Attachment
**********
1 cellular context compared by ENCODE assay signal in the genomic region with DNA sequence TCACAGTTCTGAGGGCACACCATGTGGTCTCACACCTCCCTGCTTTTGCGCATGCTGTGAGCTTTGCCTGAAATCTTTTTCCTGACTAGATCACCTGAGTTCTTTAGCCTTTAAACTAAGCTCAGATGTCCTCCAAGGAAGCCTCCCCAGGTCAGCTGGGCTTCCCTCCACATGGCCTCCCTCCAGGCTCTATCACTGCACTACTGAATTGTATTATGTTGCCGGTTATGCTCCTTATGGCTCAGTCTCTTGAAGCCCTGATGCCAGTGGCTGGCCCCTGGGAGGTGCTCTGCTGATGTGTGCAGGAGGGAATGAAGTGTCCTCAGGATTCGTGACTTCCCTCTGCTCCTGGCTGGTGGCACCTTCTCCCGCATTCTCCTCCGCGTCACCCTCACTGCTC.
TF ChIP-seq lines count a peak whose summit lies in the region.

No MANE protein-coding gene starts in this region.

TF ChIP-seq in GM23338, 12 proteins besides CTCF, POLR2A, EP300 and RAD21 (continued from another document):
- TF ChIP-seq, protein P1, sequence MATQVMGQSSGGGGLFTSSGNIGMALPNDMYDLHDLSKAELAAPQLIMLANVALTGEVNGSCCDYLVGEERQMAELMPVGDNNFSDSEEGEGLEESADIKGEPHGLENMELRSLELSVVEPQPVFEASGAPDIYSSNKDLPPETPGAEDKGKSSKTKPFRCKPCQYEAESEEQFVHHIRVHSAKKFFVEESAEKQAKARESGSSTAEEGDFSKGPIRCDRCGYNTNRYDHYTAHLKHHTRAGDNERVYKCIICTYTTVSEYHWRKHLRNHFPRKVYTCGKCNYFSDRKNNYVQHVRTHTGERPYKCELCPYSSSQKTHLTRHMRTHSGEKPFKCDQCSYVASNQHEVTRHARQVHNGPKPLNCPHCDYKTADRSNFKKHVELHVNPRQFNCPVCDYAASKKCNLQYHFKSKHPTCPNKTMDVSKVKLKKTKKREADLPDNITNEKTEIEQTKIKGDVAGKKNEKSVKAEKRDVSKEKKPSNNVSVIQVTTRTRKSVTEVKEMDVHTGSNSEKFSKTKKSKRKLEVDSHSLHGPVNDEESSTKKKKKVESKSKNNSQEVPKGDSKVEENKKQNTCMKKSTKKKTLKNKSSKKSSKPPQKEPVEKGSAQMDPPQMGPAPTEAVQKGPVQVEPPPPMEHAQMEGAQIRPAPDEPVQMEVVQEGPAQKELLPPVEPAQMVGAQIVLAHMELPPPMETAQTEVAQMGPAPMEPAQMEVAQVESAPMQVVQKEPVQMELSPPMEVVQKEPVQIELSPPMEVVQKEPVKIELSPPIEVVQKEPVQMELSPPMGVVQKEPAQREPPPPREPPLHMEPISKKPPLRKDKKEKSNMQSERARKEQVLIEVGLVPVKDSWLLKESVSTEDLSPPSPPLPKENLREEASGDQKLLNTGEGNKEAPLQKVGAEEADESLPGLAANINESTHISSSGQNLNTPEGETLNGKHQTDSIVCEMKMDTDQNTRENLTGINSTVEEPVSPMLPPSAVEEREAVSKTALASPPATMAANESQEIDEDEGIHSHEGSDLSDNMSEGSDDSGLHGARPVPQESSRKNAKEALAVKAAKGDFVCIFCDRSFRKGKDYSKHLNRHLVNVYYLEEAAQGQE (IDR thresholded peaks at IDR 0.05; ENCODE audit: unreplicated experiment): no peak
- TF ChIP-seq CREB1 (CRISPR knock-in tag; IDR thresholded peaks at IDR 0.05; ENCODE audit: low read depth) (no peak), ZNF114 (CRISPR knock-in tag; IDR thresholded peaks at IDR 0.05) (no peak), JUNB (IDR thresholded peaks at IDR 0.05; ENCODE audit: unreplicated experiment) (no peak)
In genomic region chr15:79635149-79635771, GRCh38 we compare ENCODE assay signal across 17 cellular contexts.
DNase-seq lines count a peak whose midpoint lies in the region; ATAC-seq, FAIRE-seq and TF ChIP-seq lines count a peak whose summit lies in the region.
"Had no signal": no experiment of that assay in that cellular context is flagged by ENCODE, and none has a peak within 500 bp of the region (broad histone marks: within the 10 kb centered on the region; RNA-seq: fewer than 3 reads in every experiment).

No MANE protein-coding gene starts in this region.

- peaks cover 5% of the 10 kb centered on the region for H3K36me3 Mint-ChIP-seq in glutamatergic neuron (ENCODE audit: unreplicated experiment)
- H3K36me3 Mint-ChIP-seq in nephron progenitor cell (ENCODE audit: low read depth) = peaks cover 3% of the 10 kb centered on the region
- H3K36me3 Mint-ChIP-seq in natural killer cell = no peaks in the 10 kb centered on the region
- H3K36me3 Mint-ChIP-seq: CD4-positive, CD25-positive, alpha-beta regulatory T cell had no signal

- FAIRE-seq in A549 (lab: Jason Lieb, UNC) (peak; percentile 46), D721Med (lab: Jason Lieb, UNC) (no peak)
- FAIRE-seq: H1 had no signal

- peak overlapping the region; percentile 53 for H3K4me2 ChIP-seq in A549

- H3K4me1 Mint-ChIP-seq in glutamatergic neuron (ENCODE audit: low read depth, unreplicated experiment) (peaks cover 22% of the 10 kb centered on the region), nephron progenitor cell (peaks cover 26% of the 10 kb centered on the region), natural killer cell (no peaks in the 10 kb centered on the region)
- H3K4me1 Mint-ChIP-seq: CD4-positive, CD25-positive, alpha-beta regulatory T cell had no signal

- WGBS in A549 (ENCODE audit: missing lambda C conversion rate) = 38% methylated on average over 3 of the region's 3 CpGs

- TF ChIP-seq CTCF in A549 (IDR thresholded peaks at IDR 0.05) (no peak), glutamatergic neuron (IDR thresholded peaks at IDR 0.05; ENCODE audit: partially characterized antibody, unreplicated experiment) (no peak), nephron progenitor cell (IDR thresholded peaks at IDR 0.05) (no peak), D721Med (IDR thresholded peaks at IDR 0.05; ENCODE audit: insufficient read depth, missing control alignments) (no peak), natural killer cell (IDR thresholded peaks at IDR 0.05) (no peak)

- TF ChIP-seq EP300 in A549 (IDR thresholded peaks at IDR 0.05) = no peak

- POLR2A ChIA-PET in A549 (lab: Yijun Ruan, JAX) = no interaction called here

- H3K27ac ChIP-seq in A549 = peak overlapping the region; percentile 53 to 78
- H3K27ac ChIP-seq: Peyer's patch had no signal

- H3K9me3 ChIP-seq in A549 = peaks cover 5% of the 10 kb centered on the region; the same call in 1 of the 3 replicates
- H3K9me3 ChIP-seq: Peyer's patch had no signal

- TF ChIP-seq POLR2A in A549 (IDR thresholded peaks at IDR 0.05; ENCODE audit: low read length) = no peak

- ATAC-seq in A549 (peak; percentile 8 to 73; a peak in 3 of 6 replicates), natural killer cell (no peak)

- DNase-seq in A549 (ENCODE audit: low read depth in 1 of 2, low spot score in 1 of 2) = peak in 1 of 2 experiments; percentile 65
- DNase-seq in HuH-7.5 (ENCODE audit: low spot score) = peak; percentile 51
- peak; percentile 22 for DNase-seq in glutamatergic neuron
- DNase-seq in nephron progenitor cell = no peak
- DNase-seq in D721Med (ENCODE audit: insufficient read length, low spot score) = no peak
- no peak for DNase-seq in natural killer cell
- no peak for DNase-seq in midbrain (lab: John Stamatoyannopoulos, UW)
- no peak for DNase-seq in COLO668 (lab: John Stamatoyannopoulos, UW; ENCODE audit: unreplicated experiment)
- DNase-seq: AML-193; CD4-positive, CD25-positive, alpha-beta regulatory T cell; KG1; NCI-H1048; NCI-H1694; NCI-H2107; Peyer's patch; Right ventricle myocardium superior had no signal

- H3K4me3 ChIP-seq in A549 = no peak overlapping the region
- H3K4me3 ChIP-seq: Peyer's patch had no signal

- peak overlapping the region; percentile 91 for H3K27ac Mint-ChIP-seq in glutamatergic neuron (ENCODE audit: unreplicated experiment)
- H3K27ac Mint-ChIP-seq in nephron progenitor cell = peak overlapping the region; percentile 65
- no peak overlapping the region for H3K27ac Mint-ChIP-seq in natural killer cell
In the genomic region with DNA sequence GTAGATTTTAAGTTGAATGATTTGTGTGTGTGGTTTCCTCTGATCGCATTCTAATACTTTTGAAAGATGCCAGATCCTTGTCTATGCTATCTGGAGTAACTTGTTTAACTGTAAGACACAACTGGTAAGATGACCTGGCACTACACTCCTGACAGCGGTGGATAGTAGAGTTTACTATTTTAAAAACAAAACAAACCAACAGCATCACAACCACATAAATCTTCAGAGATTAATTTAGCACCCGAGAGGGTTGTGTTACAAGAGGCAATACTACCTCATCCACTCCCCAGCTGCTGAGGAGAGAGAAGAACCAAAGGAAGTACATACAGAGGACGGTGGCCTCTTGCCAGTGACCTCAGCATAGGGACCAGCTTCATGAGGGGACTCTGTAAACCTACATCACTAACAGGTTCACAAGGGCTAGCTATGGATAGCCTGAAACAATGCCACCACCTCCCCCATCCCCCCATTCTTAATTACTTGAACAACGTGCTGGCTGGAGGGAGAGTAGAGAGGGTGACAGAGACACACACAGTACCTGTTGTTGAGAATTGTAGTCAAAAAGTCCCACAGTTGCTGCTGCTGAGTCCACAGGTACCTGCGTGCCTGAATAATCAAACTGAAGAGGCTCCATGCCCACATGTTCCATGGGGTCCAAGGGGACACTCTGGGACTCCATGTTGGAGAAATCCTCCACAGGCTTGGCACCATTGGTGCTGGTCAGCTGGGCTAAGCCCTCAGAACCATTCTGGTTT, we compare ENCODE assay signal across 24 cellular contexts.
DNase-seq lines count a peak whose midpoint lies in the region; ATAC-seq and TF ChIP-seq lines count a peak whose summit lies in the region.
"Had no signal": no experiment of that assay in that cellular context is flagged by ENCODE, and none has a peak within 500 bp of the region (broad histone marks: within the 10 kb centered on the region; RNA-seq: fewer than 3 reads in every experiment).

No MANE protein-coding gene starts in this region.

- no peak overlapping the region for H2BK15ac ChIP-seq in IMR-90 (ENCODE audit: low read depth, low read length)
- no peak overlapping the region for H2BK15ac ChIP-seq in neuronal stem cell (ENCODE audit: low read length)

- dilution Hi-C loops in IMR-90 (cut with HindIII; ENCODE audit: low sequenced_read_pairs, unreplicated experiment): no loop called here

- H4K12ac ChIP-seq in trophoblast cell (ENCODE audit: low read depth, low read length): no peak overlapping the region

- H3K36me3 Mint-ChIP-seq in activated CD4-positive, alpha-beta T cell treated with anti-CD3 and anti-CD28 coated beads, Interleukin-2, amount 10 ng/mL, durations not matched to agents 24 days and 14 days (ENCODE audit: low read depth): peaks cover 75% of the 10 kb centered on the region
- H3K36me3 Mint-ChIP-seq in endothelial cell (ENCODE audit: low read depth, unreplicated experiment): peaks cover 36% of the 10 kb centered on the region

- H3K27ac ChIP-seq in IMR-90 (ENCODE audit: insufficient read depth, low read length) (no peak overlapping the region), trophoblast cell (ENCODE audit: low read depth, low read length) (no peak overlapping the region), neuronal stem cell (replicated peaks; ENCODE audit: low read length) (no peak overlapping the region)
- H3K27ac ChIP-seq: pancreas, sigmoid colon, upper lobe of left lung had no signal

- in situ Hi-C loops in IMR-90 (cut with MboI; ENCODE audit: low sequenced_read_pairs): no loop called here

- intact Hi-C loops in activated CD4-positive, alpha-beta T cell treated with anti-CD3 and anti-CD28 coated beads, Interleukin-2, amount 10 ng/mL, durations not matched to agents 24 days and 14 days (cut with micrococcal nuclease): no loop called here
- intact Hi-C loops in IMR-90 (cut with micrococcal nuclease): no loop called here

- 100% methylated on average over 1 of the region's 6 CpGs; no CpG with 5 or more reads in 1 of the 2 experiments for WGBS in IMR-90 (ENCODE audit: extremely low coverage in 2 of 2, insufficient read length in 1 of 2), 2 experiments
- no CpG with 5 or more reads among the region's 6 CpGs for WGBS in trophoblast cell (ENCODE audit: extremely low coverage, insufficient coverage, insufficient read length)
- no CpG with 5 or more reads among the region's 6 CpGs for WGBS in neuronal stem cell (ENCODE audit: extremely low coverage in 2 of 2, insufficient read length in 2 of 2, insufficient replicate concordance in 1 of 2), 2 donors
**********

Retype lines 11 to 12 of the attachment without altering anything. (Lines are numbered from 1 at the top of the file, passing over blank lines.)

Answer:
- peaks cover 5% of the 10 kb centered on the region for H3K36me3 Mint-ChIP-seq in glutamatergic neuron (ENCODE audit: unreplicated experiment)
- H3K36me3 Mint-ChIP-seq in nephron progenitor cell (ENCODE audit: low read depth) = peaks cover 3% of the 10 kb centered on the region